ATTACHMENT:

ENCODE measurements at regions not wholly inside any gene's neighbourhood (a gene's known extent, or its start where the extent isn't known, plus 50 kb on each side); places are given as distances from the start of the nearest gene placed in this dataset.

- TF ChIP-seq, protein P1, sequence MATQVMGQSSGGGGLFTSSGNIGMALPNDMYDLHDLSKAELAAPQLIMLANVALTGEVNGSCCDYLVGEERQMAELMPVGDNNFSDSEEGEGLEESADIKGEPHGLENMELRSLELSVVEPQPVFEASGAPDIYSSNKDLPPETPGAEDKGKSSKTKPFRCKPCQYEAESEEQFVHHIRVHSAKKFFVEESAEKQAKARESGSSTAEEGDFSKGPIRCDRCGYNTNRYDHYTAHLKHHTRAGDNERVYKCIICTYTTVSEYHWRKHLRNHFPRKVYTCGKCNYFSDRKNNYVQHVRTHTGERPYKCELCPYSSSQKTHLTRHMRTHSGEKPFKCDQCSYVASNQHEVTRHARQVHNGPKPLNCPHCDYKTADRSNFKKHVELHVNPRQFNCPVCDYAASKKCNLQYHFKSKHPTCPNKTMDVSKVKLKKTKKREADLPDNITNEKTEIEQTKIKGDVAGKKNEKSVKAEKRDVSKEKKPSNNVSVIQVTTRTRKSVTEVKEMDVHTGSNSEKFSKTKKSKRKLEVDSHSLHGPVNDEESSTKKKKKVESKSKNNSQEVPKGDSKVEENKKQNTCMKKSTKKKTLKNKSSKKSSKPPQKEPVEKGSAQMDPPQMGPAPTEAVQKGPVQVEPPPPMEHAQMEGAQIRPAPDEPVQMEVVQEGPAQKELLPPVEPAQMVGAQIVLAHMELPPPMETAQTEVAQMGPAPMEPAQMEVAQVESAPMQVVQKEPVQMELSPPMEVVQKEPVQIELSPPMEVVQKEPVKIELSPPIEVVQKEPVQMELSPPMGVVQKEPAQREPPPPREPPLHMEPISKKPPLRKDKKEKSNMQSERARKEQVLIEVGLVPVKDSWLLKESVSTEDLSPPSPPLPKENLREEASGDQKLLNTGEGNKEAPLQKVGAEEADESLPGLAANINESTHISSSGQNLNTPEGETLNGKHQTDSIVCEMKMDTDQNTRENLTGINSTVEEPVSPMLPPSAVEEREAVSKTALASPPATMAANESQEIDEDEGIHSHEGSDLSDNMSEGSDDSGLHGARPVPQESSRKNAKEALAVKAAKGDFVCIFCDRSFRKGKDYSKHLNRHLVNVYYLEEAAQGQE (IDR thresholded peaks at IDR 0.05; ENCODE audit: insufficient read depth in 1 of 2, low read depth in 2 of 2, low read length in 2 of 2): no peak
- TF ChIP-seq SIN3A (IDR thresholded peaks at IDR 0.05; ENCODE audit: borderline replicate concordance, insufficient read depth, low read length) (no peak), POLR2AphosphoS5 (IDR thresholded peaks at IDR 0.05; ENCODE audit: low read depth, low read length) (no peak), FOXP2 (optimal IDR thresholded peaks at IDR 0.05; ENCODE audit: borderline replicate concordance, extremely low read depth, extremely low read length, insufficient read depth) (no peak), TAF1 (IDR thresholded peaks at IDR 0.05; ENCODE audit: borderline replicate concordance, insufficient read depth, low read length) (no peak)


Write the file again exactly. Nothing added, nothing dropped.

ENCODE measurements at regions not wholly inside any gene's neighbourhood (a gene's known extent, or its start where the extent isn't known, plus 50 kb on each side); places are given as distances from the start of the nearest gene placed in this dataset.

- TF ChIP-seq, protein P1, sequence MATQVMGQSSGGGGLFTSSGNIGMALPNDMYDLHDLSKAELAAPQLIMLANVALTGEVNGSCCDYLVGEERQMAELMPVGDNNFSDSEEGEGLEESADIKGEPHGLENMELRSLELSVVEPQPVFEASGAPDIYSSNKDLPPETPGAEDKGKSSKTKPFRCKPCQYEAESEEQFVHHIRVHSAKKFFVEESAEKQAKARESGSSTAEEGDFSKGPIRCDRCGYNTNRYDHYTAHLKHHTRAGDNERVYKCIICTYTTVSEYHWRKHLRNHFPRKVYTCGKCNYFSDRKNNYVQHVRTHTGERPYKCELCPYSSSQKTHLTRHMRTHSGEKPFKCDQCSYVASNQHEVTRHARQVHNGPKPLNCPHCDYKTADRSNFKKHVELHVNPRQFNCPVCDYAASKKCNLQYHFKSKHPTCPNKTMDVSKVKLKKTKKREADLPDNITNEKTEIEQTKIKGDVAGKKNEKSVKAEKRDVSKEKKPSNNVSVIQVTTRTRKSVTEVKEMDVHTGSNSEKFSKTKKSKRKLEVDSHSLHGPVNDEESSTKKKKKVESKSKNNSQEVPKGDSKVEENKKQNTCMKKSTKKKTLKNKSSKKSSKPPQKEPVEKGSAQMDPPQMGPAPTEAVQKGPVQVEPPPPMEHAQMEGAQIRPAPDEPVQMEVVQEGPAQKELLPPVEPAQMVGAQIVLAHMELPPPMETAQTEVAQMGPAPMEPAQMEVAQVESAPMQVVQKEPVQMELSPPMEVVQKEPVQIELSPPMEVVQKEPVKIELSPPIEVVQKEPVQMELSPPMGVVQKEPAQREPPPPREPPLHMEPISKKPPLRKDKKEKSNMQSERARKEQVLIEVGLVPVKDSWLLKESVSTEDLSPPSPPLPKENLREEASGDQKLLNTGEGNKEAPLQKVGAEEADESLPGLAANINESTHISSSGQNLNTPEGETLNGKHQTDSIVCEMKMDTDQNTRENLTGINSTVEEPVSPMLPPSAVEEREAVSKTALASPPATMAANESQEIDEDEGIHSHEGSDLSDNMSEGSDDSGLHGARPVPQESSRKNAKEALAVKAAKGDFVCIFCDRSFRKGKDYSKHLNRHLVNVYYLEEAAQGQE (IDR thresholded peaks at IDR 0.05; ENCODE audit: insufficient read depth in 1 of 2, low read depth in 2 of 2, low read length in 2 of 2): no peak
- TF ChIP-seq SIN3A (IDR thresholded peaks at IDR 0.05; ENCODE audit: borderline replicate concordance, insufficient read depth, low read length) (no peak), POLR2AphosphoS5 (IDR thresholded peaks at IDR 0.05; ENCODE audit: low read depth, low read length) (no peak), FOXP2 (optimal IDR thresholded peaks at IDR 0.05; ENCODE audit: borderline replicate concordance, extremely low read depth, extremely low read length, insufficient read depth) (no peak), TAF1 (IDR thresholded peaks at IDR 0.05; ENCODE audit: borderline replicate concordance, insufficient read depth, low read length) (no peak)